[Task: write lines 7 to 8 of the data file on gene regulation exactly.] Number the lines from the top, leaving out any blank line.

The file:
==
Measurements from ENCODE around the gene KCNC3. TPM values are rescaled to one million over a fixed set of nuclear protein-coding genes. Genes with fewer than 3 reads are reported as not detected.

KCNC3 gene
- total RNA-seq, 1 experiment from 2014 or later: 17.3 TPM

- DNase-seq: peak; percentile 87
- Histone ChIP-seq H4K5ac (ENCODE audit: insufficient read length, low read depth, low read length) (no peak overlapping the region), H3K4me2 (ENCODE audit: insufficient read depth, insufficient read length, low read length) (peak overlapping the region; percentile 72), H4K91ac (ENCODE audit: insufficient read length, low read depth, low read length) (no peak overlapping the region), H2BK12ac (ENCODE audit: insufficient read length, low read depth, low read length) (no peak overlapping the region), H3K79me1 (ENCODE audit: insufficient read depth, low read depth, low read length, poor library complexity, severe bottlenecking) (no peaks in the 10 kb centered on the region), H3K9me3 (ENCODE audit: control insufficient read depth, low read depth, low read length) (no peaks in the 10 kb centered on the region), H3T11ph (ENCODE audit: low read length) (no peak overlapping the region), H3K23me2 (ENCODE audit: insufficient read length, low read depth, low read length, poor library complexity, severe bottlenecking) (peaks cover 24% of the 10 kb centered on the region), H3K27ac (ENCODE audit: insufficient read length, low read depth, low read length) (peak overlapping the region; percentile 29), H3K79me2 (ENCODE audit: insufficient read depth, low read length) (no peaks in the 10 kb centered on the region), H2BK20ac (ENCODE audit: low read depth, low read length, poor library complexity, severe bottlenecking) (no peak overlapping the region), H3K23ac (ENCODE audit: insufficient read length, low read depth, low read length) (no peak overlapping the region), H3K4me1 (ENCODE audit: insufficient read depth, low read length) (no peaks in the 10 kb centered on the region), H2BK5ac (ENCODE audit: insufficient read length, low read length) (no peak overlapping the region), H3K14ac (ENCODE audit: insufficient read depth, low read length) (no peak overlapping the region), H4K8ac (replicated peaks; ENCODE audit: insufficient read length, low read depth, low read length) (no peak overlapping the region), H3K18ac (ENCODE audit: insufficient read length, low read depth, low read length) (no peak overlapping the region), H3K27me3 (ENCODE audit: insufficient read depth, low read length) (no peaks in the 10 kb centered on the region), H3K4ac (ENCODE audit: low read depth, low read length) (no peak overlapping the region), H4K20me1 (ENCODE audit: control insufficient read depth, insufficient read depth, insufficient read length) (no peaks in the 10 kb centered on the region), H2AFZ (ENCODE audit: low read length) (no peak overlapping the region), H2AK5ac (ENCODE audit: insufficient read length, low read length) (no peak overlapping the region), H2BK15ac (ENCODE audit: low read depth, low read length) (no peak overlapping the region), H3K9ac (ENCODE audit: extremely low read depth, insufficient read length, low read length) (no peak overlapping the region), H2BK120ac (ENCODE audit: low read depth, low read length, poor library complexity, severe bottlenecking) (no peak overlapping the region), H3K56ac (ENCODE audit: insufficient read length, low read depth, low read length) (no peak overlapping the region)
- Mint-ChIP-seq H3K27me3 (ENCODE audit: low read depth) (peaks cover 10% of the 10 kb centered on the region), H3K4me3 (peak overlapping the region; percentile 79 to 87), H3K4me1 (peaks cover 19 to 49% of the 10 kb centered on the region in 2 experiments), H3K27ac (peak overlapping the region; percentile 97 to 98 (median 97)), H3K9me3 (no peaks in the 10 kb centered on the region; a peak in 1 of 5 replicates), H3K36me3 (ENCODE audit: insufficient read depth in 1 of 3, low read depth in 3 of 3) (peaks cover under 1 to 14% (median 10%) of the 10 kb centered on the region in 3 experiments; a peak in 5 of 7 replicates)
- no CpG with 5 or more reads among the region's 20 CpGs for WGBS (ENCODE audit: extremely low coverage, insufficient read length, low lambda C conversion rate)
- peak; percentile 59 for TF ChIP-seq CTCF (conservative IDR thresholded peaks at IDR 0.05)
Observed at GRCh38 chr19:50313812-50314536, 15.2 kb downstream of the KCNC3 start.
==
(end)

- no CpG with 5 or more reads among the region's 20 CpGs for WGBS (ENCODE audit: extremely low coverage, insufficient read length, low lambda C conversion rate)
- peak; percentile 59 for TF ChIP-seq CTCF (conservative IDR thresholded peaks at IDR 0.05)